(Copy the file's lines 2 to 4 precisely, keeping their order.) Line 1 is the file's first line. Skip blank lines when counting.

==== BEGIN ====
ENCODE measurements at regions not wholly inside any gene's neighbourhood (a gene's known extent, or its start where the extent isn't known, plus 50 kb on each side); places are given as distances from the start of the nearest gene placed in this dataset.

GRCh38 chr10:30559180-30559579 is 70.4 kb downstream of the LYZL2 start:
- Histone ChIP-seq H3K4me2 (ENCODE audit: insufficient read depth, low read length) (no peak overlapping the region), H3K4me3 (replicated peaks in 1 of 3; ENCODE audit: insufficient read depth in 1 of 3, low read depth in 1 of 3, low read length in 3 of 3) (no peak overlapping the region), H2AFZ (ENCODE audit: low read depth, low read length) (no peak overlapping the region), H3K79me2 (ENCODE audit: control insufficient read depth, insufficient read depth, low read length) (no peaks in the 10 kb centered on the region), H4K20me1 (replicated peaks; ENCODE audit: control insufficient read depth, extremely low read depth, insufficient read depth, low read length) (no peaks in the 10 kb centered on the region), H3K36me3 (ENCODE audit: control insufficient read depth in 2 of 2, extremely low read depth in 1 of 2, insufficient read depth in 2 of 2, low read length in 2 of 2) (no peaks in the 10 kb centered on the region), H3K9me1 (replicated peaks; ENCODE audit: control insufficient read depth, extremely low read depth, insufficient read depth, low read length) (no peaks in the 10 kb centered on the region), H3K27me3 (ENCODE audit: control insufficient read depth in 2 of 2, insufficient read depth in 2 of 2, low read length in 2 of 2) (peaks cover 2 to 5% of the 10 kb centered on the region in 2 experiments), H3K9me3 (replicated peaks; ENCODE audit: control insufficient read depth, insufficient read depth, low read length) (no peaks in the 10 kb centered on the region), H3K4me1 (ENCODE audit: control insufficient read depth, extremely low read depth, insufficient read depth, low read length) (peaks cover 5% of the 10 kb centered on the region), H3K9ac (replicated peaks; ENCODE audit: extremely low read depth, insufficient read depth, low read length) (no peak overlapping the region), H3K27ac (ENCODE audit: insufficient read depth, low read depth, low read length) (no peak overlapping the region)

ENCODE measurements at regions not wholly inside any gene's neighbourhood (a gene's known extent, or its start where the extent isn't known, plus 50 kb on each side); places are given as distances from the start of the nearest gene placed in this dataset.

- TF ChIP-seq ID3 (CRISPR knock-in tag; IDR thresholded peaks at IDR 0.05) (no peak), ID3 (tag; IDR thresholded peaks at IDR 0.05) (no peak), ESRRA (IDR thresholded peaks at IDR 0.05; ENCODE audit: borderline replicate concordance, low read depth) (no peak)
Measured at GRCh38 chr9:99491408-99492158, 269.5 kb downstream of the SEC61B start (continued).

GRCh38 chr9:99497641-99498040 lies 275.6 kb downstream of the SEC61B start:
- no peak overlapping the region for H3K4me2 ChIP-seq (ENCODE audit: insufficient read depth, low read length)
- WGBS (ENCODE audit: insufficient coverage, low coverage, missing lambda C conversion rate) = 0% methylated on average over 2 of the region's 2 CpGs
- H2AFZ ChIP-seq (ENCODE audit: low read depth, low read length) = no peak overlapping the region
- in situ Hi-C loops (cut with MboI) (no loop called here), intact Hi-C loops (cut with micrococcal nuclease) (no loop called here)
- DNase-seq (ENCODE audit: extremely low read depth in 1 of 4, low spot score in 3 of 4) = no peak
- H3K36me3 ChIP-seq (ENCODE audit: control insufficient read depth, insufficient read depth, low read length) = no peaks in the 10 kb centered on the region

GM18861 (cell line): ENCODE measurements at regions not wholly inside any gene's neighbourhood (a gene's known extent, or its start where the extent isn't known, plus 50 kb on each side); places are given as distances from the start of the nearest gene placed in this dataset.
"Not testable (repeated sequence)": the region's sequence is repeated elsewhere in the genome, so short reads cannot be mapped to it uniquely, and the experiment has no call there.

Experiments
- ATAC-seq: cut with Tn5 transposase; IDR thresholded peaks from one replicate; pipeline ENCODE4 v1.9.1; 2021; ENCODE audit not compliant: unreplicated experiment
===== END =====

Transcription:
GRCh38 chr10:30559180-30559579 is 70.4 kb downstream of the LYZL2 start:
- Histone ChIP-seq H3K4me2 (ENCODE audit: insufficient read depth, low read length) (no peak overlapping the region), H3K4me3 (replicated peaks in 1 of 3; ENCODE audit: insufficient read depth in 1 of 3, low read depth in 1 of 3, low read length in 3 of 3) (no peak overlapping the region), H2AFZ (ENCODE audit: low read depth, low read length) (no peak overlapping the region), H3K79me2 (ENCODE audit: control insufficient read depth, insufficient read depth, low read length) (no peaks in the 10 kb centered on the region), H4K20me1 (replicated peaks; ENCODE audit: control insufficient read depth, extremely low read depth, insufficient read depth, low read length) (no peaks in the 10 kb centered on the region), H3K36me3 (ENCODE audit: control insufficient read depth in 2 of 2, extremely low read depth in 1 of 2, insufficient read depth in 2 of 2, low read length in 2 of 2) (no peaks in the 10 kb centered on the region), H3K9me1 (replicated peaks; ENCODE audit: control insufficient read depth, extremely low read depth, insufficient read depth, low read length) (no peaks in the 10 kb centered on the region), H3K27me3 (ENCODE audit: control insufficient read depth in 2 of 2, insufficient read depth in 2 of 2, low read length in 2 of 2) (peaks cover 2 to 5% of the 10 kb centered on the region in 2 experiments), H3K9me3 (replicated peaks; ENCODE audit: control insufficient read depth, insufficient read depth, low read length) (no peaks in the 10 kb centered on the region), H3K4me1 (ENCODE audit: control insufficient read depth, extremely low read depth, insufficient read depth, low read length) (peaks cover 5% of the 10 kb centered on the region), H3K9ac (replicated peaks; ENCODE audit: extremely low read depth, insufficient read depth, low read length) (no peak overlapping the region), H3K27ac (ENCODE audit: insufficient read depth, low read depth, low read length) (no peak overlapping the region)

ENCODE measurements at regions not wholly inside any gene's neighbourhood (a gene's known extent, or its start where the extent isn't known, plus 50 kb on each side); places are given as distances from the start of the nearest gene placed in this dataset.